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Charlo twins make history with hard-fought victories

Fighters Network

LAS VEGAS — The Charlo brothers made history on Saturday night by becoming the first twin brothers to hold world titles at the same time in the same weight class. Both Jermell and Jermall won their respective fights at The Chelsea inside of The Cosmopolitan of Las Vegas as part of the Showtime Championship Boxing Tripleheader.

Jermell Charlo held up his end of the bargain by scoring a scintillating eighth-round TKO over John Jackson to claim the vacant WBC junior middleweight title despite being down big on every single scorecard.

It certainly wasn’t easy.

The son of legendary slugger Julian Jackson didn’t give much for Charlo to hit in the early going as the younger twin struggled to cut off the ring. It was a picture-perfect game plan that forced Charlo to fight from behind, as Jackson would occasionally pop in with a hard shot to disrupt any rhythm that Charlo sought to gain.

Photo by Naoki Fukuda

Photo by Naoki Fukuda

Charlo (28-0, 13 knockouts) did his best work in the fifth round and landed some stiff power shots but was unable to control the fight as Jackson (20-3, 15 KOs) went right back to effectively boxing in the sixth and seventh rounds. But it all came crashing down when Charlo uncorked a hellacious right hand that caught Jackson flush in the eighth. Although Jackson, to his credit, stayed upright, he was clearly separated from his senses. Charlo rushed in and launched into a fight-ending series of punches that caused referee Tony Weeks to call a halt to the fight at the 51-second mark.

At the time of stoppage, Charlo was down 69-64 on all three scorecards.

“I was behind,” Charlo said after the fight. “He was boxing, he was moving around a lot. That was unexpected of him. I thought he was going to come out to brawl. I had to make an adjustment and I did.”

As for the finish, Charlo knew what needed to be done once he found a small opening to take advantage of.

“When he started slowing down I was able to catch him with a shot. I knew that if he could have continued he could have come back so I had to hit him.”

Referring to the fact that, for the time being, he and his twin were both titleholders: “It’s history. We did it. A lot of fighters don’t come out of Houston and we did it. We’ve been boxing for all of these years and it had to happen.”

Then it was up to Jermall Charlo, who passed his test by pulling out a hard-fought unanimous decision victory over Austin Trout to retain his IBF junior middleweight title.

But, just like his brother, it wasn’t a cakewalk by any stretch of the imagination.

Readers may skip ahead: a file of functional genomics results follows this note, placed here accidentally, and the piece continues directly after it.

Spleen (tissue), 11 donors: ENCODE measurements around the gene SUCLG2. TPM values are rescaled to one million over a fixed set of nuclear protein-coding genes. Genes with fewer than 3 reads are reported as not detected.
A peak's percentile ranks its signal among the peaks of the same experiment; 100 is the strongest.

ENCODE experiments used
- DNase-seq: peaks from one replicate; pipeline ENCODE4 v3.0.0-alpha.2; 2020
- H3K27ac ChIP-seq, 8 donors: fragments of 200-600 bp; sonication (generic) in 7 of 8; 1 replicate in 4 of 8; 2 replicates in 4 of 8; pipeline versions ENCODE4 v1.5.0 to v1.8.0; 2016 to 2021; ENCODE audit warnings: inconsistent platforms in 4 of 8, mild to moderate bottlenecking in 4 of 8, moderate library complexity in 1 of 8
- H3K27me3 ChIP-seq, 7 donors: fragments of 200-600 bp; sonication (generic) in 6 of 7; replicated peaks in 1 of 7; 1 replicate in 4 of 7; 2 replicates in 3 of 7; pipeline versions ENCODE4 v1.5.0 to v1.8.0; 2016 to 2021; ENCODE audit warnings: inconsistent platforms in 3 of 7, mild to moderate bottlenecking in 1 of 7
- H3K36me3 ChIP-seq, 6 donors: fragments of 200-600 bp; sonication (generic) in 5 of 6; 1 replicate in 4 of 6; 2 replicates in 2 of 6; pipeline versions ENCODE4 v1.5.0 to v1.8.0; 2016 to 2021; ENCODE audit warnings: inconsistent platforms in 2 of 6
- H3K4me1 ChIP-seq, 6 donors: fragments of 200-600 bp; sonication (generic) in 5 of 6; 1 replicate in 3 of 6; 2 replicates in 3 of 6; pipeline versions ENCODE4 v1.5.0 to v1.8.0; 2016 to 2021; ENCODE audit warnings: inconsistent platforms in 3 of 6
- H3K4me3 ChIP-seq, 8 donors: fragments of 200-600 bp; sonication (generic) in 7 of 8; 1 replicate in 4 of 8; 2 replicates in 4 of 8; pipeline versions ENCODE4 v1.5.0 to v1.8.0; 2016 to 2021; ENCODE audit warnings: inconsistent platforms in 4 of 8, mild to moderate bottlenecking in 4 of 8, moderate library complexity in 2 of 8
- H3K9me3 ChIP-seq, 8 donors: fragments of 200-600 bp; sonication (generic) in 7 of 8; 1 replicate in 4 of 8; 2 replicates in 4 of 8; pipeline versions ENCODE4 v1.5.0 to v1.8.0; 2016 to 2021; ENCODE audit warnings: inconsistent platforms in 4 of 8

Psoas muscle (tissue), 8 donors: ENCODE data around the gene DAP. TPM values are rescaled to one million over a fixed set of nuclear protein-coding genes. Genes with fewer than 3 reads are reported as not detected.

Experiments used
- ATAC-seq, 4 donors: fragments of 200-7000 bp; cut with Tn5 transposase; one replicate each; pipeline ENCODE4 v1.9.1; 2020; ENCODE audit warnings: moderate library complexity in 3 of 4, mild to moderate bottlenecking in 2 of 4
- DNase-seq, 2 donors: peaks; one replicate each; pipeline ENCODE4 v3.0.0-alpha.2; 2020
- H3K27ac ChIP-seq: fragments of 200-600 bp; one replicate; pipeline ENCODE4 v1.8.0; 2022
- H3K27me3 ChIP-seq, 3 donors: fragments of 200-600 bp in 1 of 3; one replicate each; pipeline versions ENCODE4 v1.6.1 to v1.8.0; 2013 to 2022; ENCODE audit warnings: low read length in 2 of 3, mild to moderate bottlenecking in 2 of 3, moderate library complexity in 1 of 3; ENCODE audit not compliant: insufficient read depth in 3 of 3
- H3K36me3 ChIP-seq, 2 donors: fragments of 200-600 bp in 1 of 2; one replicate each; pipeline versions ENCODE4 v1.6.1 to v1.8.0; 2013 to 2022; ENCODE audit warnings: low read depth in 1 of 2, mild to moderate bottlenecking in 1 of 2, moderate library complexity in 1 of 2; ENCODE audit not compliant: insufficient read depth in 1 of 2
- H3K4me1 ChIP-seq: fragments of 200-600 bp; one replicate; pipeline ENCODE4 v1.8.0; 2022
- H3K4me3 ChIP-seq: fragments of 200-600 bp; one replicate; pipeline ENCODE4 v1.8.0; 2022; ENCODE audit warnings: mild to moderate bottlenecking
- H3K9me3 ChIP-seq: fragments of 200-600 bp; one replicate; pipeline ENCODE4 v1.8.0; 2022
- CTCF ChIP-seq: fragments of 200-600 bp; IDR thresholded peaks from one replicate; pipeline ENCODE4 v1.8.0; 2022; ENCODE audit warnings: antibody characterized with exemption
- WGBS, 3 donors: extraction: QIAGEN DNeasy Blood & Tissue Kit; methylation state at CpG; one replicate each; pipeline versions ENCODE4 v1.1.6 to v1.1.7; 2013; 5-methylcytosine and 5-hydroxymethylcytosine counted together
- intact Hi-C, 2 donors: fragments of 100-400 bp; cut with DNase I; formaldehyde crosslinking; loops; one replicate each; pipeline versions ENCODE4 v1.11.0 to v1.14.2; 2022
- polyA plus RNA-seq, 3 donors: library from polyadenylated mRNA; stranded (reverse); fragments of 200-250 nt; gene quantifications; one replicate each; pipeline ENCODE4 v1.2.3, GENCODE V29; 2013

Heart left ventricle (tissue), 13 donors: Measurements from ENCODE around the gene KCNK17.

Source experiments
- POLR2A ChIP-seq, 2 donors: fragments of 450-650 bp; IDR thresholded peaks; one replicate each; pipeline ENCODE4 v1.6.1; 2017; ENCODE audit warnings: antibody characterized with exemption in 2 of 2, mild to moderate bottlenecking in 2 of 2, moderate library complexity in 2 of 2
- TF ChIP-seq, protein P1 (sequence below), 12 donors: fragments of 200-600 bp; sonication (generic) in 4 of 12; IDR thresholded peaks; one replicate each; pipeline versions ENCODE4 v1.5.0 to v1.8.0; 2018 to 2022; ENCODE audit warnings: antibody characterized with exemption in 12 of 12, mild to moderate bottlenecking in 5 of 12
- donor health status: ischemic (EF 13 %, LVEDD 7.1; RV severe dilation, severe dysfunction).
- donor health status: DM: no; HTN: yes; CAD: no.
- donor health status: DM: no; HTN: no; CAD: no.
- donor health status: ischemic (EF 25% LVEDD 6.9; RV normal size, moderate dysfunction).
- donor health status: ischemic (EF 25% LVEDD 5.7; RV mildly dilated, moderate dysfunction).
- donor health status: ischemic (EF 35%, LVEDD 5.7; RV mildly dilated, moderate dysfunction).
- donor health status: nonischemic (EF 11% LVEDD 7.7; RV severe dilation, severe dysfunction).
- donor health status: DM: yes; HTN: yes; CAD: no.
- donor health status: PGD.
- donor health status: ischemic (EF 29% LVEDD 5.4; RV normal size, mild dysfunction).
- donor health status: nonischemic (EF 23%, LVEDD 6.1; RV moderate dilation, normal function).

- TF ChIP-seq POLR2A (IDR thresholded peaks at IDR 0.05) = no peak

Charlo (24-0, 18 KOs) started off well by remaining poised and firing the jab to establish range. Unlike his brother, Jermall did a better job of cutting off the ring and followed his jab with a heavy right hand or an uppercut that caused some damage on Trout’s right eye. As the fight progressed, it appeared that Trout was slowing down and his lateral movement wasn’t what it was earlier. It caused Charlo to get a little knockout happy, which opened him up to hard counters in the middle rounds whenever he overcommitted with the right hand.

Photo by Naoki Fukuda

Photo by Naoki Fukuda

It was a mild adjustment by Trout (30-3, 17 KOs) but one that worked to close the distance in the fight and make it competitive. Although Charlo was the aggressor, it was Trout who would be the more effective counterpuncher as the fight progressed. But with a lack of power, the counterpunching never put the champion in any danger. The seventh round proved to be one of the better rounds from “No Doubt” as he put together some crisp combinations that finally backed Charlo up. However, it was the jab and work rate of Charlo that ended up being the difference maker as he pulled out the decision with scores of 115-113, 116-112 and 116-112.

“Austin is a hell of a fighter,” Charlo said afterward. He outlanded his opponent 130-117. “He’s a beast. It was a great experience. This was my first time going 12, but it didn’t matter because I knew I was in shape.”

There had been talk of Charlo moving up to 160 pounds but he shot those down shortly after retaining his title.

“I changed my mind — we’re going to stay right here. Fifty-four wasn’t as bad as everyone made it,” he said.

As for history, Charlo was happy that both he and his brother proved that they can compete with the best that boxing has to offer at junior middleweight.

“It felt good because I knew my brother would get the job done. We belong on this level. We need these titles to get the big fights and we’re going to keep these titles to keep rising.”


July 2016

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